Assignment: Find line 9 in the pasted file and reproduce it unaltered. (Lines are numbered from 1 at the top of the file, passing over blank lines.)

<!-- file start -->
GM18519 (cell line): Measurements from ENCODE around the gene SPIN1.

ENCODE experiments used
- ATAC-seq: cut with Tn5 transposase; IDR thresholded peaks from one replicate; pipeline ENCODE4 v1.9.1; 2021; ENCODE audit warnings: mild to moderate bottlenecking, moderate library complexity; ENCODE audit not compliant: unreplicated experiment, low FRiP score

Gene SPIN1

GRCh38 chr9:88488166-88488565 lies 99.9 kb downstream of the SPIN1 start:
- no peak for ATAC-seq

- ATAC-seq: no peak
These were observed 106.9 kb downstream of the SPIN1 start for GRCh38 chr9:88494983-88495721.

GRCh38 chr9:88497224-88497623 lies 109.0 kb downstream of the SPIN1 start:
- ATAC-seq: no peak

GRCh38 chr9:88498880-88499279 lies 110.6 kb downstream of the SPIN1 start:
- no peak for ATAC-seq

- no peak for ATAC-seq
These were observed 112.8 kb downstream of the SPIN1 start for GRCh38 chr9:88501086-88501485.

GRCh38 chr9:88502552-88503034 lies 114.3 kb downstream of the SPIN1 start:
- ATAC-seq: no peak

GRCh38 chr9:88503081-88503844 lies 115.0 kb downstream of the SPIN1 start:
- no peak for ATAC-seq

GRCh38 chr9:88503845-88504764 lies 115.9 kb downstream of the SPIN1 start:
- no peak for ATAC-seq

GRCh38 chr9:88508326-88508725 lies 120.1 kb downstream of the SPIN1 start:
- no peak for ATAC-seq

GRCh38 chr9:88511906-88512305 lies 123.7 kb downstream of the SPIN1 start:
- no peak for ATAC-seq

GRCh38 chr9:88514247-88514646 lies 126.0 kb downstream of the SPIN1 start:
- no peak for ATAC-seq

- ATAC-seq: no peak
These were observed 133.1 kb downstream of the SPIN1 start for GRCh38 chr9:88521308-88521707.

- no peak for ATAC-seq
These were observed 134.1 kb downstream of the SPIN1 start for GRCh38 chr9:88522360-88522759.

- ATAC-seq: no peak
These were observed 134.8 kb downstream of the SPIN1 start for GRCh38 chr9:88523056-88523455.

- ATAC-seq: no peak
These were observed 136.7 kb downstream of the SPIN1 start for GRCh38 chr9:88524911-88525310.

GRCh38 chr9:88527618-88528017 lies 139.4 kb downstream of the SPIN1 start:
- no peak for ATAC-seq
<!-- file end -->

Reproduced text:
GRCh38 chr9:88497224-88497623 lies 109.0 kb downstream of the SPIN1 start: